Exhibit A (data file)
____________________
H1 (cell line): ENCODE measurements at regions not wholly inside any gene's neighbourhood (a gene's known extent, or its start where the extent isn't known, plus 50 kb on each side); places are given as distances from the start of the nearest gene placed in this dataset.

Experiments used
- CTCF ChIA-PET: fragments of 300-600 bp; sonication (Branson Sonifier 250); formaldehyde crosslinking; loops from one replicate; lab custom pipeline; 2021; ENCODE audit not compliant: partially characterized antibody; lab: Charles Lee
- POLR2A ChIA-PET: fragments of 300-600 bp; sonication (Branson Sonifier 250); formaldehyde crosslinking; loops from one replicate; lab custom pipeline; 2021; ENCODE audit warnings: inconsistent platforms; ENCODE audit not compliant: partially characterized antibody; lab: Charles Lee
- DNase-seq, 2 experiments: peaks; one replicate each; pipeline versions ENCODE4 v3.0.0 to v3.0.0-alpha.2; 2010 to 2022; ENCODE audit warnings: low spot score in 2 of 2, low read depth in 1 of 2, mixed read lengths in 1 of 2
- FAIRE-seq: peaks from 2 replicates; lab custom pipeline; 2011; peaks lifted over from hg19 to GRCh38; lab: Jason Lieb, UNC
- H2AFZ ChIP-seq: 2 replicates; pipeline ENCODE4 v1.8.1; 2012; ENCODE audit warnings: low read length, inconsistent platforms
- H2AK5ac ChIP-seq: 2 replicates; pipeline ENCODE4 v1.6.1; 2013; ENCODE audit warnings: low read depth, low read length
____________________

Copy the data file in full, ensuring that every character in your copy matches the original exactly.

H1 (cell line): ENCODE measurements at regions not wholly inside any gene's neighbourhood (a gene's known extent, or its start where the extent isn't known, plus 50 kb on each side); places are given as distances from the start of the nearest gene placed in this dataset.

Experiments used
- CTCF ChIA-PET: fragments of 300-600 bp; sonication (Branson Sonifier 250); formaldehyde crosslinking; loops from one replicate; lab custom pipeline; 2021; ENCODE audit not compliant: partially characterized antibody; lab: Charles Lee
- POLR2A ChIA-PET: fragments of 300-600 bp; sonication (Branson Sonifier 250); formaldehyde crosslinking; loops from one replicate; lab custom pipeline; 2021; ENCODE audit warnings: inconsistent platforms; ENCODE audit not compliant: partially characterized antibody; lab: Charles Lee
- DNase-seq, 2 experiments: peaks; one replicate each; pipeline versions ENCODE4 v3.0.0 to v3.0.0-alpha.2; 2010 to 2022; ENCODE audit warnings: low spot score in 2 of 2, low read depth in 1 of 2, mixed read lengths in 1 of 2
- FAIRE-seq: peaks from 2 replicates; lab custom pipeline; 2011; peaks lifted over from hg19 to GRCh38; lab: Jason Lieb, UNC
- H2AFZ ChIP-seq: 2 replicates; pipeline ENCODE4 v1.8.1; 2012; ENCODE audit warnings: low read length, inconsistent platforms
- H2AK5ac ChIP-seq: 2 replicates; pipeline ENCODE4 v1.6.1; 2013; ENCODE audit warnings: low read depth, low read length